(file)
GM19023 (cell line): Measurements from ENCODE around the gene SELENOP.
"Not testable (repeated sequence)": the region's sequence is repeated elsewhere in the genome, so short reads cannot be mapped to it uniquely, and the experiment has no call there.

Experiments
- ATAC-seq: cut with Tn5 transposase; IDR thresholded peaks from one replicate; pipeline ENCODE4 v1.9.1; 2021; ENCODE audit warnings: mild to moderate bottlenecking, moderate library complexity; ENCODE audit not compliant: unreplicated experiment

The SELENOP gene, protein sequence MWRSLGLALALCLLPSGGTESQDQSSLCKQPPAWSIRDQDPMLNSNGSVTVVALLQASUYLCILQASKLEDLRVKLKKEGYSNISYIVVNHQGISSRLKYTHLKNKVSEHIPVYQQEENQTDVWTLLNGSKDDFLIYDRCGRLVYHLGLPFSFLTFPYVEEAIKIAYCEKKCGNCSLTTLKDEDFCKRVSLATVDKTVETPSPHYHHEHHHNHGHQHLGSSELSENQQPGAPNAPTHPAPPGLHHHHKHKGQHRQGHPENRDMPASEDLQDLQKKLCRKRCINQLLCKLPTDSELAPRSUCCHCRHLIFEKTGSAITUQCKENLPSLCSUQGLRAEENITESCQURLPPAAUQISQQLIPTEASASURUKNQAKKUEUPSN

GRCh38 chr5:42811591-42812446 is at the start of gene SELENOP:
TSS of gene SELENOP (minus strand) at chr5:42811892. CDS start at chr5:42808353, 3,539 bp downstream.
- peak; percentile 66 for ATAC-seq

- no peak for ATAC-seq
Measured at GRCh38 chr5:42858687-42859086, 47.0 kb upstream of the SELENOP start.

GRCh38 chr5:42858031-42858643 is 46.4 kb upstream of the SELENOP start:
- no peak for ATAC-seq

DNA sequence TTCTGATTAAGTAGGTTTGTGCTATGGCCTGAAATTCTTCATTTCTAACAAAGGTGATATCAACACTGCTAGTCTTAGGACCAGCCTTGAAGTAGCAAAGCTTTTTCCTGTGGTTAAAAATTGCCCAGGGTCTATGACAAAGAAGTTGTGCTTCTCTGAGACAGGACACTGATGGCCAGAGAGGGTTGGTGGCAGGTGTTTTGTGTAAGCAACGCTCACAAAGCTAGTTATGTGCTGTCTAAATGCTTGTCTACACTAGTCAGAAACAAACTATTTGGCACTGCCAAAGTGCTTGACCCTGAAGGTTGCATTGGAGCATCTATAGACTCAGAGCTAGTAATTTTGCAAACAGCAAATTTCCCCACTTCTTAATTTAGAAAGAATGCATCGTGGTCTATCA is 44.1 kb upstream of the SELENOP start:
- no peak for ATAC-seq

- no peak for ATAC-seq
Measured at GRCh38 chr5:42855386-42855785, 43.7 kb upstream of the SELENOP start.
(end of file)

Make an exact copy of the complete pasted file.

GM19023 (cell line): Measurements from ENCODE around the gene SELENOP.
"Not testable (repeated sequence)": the region's sequence is repeated elsewhere in the genome, so short reads cannot be mapped to it uniquely, and the experiment has no call there.

Experiments
- ATAC-seq: cut with Tn5 transposase; IDR thresholded peaks from one replicate; pipeline ENCODE4 v1.9.1; 2021; ENCODE audit warnings: mild to moderate bottlenecking, moderate library complexity; ENCODE audit not compliant: unreplicated experiment

The SELENOP gene, protein sequence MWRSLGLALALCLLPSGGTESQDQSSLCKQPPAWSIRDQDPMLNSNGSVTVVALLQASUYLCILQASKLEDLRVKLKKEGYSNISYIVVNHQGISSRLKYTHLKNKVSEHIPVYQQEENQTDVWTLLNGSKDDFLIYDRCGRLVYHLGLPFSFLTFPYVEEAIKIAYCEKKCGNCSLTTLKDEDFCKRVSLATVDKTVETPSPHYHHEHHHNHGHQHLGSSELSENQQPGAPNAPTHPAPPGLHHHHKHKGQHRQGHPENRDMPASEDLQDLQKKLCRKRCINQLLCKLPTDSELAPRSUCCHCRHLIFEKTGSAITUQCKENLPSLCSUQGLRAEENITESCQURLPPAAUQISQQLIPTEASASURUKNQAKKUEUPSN

GRCh38 chr5:42811591-42812446 is at the start of gene SELENOP:
TSS of gene SELENOP (minus strand) at chr5:42811892. CDS start at chr5:42808353, 3,539 bp downstream.
- peak; percentile 66 for ATAC-seq

- no peak for ATAC-seq
Measured at GRCh38 chr5:42858687-42859086, 47.0 kb upstream of the SELENOP start.

GRCh38 chr5:42858031-42858643 is 46.4 kb upstream of the SELENOP start:
- no peak for ATAC-seq

DNA sequence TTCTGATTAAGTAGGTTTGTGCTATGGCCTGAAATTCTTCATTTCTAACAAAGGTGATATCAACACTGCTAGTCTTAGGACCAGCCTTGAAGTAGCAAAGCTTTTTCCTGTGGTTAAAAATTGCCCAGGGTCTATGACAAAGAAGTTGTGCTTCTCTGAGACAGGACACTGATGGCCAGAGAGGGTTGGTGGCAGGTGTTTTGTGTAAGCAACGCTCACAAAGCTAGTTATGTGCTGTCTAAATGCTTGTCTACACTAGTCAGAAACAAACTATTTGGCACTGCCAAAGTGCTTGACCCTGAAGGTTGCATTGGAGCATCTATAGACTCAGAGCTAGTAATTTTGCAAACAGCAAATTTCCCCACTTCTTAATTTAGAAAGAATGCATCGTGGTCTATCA is 44.1 kb upstream of the SELENOP start:
- no peak for ATAC-seq

- no peak for ATAC-seq
Measured at GRCh38 chr5:42855386-42855785, 43.7 kb upstream of the SELENOP start.